As we have discussed previously, there is no diagnostic test for CFS. The diagnosis is a clinical one: the patient’s symptoms must meet the case definition criteria (See “Do I have CFS” box below) and all other medical possibilities must be ruled out. As a result, the diagnosis is often missed. Any doctor can make the diagnosis, regardless of their specialty. However, because many physicians have a low level of awareness of CFS, patients often consult several physicians over several years before getting an accurate diagnosis. There are a small number of self-designated CFS specialists in the US who can be identified from referrals or internet searches.
If there are scientists or researchers reading this, at the top of my wish-list–after wishing for my son’s sudden and miraculous recovery—is my wish for a blood test to diagnose CFS based on biomarkers. Why? It is my belief that until a blood test specific for CFS markers is developed, we will not be able to fully identify patients who are “really” affected by CFS. Until we can identify those patients with certainty, we will not be able to conduct focused clinical trials on potential medical therapies to treat these patients.
Dr. Donnica’s Decisionnaire ™: Do I—or Does My Child–Have CFS?
The diagnosis of CFS is based upon having four or more of the following symptoms in addition to the first one (which is required for the diagnosis), and having no other medical problems to explain these symptoms. There is no “test” for CFS. You may be at increased risk if an immediate family member has had CFS or fibromyalgia, but 80% of people with CFS have no known family history.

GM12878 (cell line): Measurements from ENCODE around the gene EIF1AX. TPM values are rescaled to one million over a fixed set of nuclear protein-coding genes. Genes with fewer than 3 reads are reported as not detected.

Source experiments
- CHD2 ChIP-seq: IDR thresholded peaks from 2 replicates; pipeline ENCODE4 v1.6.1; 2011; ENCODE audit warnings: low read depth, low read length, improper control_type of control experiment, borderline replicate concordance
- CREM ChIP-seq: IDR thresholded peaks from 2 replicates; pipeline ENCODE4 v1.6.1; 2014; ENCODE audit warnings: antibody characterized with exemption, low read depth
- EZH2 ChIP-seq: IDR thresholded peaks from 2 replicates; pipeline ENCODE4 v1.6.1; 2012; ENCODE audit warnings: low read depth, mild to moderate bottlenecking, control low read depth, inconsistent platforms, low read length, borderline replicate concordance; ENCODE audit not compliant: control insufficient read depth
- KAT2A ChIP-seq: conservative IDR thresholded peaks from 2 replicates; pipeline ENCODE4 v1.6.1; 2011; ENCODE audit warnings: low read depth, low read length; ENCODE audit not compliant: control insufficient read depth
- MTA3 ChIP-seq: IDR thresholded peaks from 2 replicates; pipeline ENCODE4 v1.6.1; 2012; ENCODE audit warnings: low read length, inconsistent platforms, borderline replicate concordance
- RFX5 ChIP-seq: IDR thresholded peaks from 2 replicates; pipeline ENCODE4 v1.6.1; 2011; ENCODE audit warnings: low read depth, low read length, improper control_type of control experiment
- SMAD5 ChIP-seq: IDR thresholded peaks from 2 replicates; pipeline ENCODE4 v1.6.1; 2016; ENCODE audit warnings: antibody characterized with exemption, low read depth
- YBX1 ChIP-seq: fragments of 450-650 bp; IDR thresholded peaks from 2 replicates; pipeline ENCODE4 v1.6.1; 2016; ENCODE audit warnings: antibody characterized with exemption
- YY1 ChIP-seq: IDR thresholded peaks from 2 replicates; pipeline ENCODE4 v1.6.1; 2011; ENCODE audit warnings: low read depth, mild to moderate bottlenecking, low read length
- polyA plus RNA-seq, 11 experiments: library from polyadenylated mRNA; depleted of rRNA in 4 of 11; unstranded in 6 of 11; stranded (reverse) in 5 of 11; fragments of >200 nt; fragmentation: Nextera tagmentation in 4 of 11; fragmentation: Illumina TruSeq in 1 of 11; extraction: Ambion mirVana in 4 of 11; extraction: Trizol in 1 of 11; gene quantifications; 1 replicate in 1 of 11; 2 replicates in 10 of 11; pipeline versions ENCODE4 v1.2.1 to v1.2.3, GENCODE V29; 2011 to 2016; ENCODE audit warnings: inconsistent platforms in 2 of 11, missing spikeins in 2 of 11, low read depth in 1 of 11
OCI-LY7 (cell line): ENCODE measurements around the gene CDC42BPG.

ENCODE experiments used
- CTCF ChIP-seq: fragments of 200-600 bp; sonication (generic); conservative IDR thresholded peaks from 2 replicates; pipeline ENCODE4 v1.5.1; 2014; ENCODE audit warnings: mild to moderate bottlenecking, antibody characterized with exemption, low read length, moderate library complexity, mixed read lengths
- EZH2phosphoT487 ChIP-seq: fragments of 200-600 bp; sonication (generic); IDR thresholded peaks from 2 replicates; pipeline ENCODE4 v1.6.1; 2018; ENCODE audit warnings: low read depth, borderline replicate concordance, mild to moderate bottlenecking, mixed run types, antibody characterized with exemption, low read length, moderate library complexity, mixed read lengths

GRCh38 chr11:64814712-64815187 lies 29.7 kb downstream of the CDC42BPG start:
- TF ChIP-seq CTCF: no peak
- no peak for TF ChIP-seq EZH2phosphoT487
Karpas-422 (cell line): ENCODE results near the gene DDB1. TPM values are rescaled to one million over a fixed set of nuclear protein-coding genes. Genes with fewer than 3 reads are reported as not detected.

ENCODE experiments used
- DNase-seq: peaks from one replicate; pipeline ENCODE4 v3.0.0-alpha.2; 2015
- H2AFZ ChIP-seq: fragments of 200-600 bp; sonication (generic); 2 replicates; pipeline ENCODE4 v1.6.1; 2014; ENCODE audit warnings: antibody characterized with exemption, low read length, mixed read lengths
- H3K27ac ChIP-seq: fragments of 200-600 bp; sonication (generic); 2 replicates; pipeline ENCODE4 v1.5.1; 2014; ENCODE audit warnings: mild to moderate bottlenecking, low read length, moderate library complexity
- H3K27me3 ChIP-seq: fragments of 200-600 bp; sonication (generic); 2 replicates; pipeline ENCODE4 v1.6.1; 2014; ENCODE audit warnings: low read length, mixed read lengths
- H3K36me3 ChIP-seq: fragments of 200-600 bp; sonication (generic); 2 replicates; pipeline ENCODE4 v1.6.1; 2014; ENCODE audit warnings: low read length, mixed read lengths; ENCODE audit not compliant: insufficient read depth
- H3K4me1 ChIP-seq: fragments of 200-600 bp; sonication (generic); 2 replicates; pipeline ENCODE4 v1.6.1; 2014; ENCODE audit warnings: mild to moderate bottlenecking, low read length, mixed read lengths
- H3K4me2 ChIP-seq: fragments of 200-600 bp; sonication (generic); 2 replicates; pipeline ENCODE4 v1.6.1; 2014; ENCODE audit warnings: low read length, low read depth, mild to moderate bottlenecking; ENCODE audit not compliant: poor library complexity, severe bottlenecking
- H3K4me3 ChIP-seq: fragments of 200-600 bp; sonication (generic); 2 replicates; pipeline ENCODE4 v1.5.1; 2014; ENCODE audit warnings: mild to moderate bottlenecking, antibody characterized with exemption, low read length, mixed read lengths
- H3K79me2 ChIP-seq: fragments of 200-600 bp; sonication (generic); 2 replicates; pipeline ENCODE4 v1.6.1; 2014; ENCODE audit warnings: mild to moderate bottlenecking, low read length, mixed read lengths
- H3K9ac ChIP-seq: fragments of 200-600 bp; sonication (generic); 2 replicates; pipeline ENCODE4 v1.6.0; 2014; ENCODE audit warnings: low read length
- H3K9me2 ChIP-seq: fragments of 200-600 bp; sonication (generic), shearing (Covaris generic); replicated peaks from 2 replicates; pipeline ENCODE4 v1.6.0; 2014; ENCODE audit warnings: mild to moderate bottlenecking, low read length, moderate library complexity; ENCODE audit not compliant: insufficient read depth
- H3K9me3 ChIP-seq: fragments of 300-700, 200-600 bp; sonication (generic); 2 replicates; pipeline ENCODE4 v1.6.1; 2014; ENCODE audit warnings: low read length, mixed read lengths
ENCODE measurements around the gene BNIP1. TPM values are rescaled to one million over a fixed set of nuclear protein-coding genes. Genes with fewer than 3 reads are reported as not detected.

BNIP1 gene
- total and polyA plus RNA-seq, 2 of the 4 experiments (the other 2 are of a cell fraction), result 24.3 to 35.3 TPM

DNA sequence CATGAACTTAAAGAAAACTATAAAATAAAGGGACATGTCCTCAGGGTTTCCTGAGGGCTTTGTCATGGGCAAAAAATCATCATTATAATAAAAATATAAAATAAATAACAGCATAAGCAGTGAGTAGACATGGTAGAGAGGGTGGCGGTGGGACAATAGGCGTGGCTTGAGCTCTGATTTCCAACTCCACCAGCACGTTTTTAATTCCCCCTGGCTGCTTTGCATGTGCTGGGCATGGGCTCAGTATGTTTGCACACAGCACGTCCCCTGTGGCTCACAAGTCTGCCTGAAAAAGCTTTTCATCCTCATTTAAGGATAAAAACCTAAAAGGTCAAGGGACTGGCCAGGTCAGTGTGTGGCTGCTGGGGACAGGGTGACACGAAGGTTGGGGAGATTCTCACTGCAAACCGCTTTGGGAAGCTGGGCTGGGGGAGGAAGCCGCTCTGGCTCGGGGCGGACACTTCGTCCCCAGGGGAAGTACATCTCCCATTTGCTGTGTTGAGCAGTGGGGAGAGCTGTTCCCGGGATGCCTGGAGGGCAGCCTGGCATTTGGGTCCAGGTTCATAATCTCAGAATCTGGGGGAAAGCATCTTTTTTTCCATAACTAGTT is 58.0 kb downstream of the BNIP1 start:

___I have had new, unexplained, persistent, or relapsing physical and mental fatigue for at least six months (If under 18, make this three months).
___My fatigue is not the result of ongoing exertion.
___My fatigue is not relieved by appropriate rest.
___I have at least four of the following symptoms:
___Weakness and exhaustion, lasting more than 24 hours, following mental or physical activity (“post exertional malaise”)
___Unrefreshing sleep, insomnia, day/night reversals, or excessive daytime sleepiness
___Substantial impairment of short-term memory or concentration, “brain fog”, problems with my short-term memory, confusion, disorientation, difficulty finding the right words or numbers, difficulty concentrating
___Widespread or migratory muscle pain
___Pain in the joints, without swelling or redness
___Headaches of a new type, pattern or severity
___Tender armpit and/or neck lymph nodes
___Persistent or frequent sore throat
___In addition, I have the following symptoms which may be CFS related:
___I have unexplained abdominal or chest pain
___I have difficulty concentrating,
___I have problems maintaining my balance
___I have hypersensitivity to light (photophobia) or noise
___I have hypersensitivity to emotional overload
___I have dizziness, palpitations, urinary frequency, or shortness of breath
___I have been told by a doctor that I have orthostatic intolerance, neurally mediated hypotension, or postural orthostatic tachycardia
___I have irritable bowel syndrome
___I have low body temperature, intolerance to heat or cold, often feel feverish, often feel like I have chills, inappropriate sweating, abnormal appetite
___I have new sensitivities to foods, medications or chemicals